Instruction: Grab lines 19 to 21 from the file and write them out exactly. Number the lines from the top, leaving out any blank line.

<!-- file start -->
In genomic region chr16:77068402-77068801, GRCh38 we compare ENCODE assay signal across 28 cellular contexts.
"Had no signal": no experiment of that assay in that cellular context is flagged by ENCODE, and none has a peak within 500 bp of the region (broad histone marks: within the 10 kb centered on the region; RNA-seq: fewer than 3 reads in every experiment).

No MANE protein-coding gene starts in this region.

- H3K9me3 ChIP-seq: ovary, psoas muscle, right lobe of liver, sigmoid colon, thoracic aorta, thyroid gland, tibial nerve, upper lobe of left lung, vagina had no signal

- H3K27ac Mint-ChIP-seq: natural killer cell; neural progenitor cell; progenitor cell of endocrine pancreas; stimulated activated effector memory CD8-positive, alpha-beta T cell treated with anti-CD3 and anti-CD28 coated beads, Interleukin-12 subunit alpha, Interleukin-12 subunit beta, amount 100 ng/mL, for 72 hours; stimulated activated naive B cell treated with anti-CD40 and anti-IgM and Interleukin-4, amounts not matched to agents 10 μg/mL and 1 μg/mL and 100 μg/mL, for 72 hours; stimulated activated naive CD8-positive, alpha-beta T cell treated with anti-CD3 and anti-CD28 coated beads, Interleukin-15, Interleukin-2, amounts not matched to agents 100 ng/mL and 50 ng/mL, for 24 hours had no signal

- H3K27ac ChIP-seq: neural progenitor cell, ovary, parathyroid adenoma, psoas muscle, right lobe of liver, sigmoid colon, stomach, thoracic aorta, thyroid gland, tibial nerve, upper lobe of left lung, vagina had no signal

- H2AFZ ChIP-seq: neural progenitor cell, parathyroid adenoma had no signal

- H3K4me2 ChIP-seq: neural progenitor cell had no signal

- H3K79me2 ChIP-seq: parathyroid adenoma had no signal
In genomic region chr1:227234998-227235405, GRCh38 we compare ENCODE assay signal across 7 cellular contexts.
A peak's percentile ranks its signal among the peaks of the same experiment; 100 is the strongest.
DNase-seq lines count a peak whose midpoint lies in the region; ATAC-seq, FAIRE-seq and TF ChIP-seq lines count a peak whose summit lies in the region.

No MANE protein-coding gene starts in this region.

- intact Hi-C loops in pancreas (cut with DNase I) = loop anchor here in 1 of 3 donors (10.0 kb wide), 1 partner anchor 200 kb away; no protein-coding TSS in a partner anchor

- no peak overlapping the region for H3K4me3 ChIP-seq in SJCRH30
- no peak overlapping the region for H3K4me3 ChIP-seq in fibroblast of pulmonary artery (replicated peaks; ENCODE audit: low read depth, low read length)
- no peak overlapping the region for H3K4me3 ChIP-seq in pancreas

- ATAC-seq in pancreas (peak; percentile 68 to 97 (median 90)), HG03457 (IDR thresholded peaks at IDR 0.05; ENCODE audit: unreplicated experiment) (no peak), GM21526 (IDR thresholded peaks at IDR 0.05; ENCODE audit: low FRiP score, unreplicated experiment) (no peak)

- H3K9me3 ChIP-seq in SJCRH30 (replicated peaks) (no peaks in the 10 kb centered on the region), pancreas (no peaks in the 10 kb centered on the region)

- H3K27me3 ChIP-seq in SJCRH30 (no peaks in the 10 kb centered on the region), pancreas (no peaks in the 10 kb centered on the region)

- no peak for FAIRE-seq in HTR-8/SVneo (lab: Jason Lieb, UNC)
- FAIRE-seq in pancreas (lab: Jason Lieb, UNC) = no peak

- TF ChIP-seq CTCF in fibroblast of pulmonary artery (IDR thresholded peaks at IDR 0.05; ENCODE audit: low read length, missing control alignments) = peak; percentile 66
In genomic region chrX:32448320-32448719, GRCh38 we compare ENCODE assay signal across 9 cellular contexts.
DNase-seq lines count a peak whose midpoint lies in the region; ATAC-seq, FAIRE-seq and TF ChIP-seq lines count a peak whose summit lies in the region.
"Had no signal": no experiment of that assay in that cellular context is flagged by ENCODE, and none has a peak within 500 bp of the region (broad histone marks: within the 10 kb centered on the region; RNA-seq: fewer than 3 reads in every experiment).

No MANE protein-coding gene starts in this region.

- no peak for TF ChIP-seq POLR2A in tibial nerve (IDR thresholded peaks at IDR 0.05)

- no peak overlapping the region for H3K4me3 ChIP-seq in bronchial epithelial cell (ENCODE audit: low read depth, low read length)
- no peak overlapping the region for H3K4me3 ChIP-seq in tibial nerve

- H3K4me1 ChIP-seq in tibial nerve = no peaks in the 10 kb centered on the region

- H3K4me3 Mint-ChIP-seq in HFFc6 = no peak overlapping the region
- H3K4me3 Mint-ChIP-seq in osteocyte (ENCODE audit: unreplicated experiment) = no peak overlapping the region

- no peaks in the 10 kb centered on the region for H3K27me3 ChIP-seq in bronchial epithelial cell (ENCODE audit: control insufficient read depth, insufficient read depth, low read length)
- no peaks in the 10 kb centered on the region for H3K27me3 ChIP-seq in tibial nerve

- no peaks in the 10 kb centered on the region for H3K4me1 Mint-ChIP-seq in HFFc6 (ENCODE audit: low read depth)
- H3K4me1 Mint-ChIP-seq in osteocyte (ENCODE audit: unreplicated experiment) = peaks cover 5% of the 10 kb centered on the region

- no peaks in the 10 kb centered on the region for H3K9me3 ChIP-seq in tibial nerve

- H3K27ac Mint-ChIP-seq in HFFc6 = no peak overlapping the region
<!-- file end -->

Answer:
- H3K9me3 ChIP-seq in SJCRH30 (replicated peaks) (no peaks in the 10 kb centered on the region), pancreas (no peaks in the 10 kb centered on the region)

- H3K27me3 ChIP-seq in SJCRH30 (no peaks in the 10 kb centered on the region), pancreas (no peaks in the 10 kb centered on the region)

- no peak for FAIRE-seq in HTR-8/SVneo (lab: Jason Lieb, UNC)